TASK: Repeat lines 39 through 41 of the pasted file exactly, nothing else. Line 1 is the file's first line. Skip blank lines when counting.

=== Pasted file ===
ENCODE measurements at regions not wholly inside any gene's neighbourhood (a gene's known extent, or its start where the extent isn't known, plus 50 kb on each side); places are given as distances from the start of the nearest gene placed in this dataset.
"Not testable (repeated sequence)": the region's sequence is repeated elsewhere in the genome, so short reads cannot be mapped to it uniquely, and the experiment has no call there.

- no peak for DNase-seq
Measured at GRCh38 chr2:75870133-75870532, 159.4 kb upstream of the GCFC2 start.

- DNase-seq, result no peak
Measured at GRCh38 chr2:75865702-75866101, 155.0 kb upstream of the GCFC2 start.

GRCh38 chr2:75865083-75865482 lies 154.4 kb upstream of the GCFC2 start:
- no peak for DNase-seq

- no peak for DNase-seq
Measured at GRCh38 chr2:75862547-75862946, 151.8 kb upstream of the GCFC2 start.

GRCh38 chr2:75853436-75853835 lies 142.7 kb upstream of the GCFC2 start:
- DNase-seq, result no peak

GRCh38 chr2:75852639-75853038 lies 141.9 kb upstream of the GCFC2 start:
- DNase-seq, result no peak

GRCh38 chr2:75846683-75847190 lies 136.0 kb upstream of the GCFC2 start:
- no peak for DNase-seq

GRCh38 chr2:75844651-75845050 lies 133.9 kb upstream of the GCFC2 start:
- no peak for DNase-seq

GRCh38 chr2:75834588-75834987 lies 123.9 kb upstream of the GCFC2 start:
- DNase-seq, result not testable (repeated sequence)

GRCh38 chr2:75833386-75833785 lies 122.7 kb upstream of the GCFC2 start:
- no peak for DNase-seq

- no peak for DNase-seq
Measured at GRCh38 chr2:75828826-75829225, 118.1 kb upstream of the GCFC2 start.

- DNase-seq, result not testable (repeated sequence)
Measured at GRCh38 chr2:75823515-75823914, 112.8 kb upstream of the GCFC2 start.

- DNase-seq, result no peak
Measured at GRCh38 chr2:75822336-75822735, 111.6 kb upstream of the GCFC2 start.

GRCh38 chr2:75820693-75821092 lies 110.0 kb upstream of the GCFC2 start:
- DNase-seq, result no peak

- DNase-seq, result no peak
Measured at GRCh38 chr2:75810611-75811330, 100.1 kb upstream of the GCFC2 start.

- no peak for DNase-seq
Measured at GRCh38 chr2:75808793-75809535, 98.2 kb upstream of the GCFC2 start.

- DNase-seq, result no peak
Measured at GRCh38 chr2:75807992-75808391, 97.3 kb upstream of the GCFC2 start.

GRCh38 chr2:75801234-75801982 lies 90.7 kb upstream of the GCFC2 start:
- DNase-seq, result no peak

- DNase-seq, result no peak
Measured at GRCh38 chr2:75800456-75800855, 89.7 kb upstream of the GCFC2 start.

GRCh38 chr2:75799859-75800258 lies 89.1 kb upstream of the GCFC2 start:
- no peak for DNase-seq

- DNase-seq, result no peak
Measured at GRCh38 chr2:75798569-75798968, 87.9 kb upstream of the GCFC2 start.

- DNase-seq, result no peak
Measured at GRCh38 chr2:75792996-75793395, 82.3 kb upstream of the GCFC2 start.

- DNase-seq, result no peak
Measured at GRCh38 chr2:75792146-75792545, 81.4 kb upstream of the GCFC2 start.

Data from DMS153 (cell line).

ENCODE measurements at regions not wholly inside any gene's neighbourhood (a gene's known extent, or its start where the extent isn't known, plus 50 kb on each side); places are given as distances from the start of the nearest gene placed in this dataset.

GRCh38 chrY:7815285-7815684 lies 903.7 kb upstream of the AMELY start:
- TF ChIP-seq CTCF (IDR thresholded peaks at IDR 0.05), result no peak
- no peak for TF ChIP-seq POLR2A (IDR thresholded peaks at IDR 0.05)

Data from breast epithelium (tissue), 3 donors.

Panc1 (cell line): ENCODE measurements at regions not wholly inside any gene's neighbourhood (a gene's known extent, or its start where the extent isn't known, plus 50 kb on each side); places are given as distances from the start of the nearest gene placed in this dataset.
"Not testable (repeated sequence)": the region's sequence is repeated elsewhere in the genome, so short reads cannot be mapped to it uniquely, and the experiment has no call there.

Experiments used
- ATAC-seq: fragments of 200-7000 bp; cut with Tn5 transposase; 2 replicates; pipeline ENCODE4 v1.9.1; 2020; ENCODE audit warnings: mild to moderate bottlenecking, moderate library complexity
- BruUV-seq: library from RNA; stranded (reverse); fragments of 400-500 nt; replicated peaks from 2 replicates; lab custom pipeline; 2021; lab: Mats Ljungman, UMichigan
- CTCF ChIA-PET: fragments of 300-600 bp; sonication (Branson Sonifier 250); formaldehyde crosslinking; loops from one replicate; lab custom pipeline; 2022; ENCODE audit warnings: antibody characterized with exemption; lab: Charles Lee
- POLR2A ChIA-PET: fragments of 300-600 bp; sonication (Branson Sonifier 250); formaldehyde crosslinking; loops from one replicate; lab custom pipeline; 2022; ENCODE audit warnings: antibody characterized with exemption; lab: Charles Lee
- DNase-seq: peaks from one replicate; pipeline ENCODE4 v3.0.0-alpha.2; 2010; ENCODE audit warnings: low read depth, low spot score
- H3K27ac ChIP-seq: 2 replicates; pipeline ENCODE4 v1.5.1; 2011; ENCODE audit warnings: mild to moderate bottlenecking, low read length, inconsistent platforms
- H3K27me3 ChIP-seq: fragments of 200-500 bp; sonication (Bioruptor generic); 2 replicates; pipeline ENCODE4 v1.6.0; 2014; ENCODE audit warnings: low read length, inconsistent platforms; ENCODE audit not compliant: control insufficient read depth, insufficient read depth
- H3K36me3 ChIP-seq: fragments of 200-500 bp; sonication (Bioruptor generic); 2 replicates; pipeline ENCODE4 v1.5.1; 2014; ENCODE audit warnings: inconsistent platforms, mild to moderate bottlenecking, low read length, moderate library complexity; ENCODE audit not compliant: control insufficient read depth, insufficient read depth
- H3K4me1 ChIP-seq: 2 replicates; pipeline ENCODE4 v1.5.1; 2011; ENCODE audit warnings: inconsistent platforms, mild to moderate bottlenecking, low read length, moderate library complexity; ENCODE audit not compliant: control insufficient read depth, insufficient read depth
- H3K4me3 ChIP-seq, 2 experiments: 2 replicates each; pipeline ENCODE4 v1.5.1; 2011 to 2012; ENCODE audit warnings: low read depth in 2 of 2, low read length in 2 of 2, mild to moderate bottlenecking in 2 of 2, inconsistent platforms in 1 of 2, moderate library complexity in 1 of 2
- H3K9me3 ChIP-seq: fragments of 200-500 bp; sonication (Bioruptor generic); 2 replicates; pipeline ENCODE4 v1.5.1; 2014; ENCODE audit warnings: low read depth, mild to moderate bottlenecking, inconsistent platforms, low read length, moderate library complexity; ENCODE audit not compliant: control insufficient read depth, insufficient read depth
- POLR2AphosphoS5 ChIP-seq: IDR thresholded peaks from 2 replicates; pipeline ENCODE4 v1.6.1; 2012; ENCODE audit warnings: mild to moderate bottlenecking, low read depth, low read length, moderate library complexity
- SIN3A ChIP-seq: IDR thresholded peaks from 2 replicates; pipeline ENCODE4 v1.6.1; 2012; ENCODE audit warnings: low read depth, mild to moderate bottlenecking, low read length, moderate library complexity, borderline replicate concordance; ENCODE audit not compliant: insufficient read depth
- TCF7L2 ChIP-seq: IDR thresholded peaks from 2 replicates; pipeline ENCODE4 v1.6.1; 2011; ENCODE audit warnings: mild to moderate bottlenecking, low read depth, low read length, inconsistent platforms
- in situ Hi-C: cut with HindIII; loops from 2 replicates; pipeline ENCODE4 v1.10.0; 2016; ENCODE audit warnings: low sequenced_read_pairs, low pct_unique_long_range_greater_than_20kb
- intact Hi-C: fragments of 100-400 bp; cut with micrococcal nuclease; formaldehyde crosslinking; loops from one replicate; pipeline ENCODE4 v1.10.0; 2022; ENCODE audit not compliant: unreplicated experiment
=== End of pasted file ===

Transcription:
- DNase-seq, result no peak
Measured at GRCh38 chr2:75800456-75800855, 89.7 kb upstream of the GCFC2 start.

GRCh38 chr2:75799859-75800258 lies 89.1 kb upstream of the GCFC2 start: